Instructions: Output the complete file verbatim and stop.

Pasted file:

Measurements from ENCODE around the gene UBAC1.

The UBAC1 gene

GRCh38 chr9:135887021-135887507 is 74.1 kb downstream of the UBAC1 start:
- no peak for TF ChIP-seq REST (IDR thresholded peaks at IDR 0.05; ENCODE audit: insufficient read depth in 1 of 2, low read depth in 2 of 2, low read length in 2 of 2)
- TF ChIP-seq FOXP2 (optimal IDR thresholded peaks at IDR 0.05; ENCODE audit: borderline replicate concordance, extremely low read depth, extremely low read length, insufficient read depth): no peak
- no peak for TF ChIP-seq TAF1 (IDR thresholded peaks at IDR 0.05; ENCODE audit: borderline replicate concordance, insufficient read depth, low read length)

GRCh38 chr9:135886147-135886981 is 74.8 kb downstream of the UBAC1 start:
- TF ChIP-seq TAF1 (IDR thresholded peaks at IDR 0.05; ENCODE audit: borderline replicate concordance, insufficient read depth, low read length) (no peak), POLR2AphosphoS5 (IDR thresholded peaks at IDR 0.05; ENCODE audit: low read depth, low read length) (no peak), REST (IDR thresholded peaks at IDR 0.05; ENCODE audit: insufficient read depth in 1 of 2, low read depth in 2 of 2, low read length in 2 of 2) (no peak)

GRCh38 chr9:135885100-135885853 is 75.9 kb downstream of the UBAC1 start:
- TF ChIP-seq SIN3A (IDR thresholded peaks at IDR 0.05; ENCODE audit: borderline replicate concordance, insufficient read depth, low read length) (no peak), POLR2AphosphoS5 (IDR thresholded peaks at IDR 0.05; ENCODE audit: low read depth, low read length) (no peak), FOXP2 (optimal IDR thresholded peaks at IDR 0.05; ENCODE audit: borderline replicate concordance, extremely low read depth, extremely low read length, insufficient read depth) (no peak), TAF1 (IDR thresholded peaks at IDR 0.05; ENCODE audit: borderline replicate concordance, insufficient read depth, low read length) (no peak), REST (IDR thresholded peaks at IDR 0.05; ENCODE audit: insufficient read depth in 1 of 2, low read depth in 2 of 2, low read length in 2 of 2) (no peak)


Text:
Measurements from ENCODE around the gene UBAC1.

The UBAC1 gene

GRCh38 chr9:135887021-135887507 is 74.1 kb downstream of the UBAC1 start:
- no peak for TF ChIP-seq REST (IDR thresholded peaks at IDR 0.05; ENCODE audit: insufficient read depth in 1 of 2, low read depth in 2 of 2, low read length in 2 of 2)
- TF ChIP-seq FOXP2 (optimal IDR thresholded peaks at IDR 0.05; ENCODE audit: borderline replicate concordance, extremely low read depth, extremely low read length, insufficient read depth): no peak
- no peak for TF ChIP-seq TAF1 (IDR thresholded peaks at IDR 0.05; ENCODE audit: borderline replicate concordance, insufficient read depth, low read length)

GRCh38 chr9:135886147-135886981 is 74.8 kb downstream of the UBAC1 start:
- TF ChIP-seq TAF1 (IDR thresholded peaks at IDR 0.05; ENCODE audit: borderline replicate concordance, insufficient read depth, low read length) (no peak), POLR2AphosphoS5 (IDR thresholded peaks at IDR 0.05; ENCODE audit: low read depth, low read length) (no peak), REST (IDR thresholded peaks at IDR 0.05; ENCODE audit: insufficient read depth in 1 of 2, low read depth in 2 of 2, low read length in 2 of 2) (no peak)

GRCh38 chr9:135885100-135885853 is 75.9 kb downstream of the UBAC1 start:
- TF ChIP-seq SIN3A (IDR thresholded peaks at IDR 0.05; ENCODE audit: borderline replicate concordance, insufficient read depth, low read length) (no peak), POLR2AphosphoS5 (IDR thresholded peaks at IDR 0.05; ENCODE audit: low read depth, low read length) (no peak), FOXP2 (optimal IDR thresholded peaks at IDR 0.05; ENCODE audit: borderline replicate concordance, extremely low read depth, extremely low read length, insufficient read depth) (no peak), TAF1 (IDR thresholded peaks at IDR 0.05; ENCODE audit: borderline replicate concordance, insufficient read depth, low read length) (no peak), REST (IDR thresholded peaks at IDR 0.05; ENCODE audit: insufficient read depth in 1 of 2, low read depth in 2 of 2, low read length in 2 of 2) (no peak)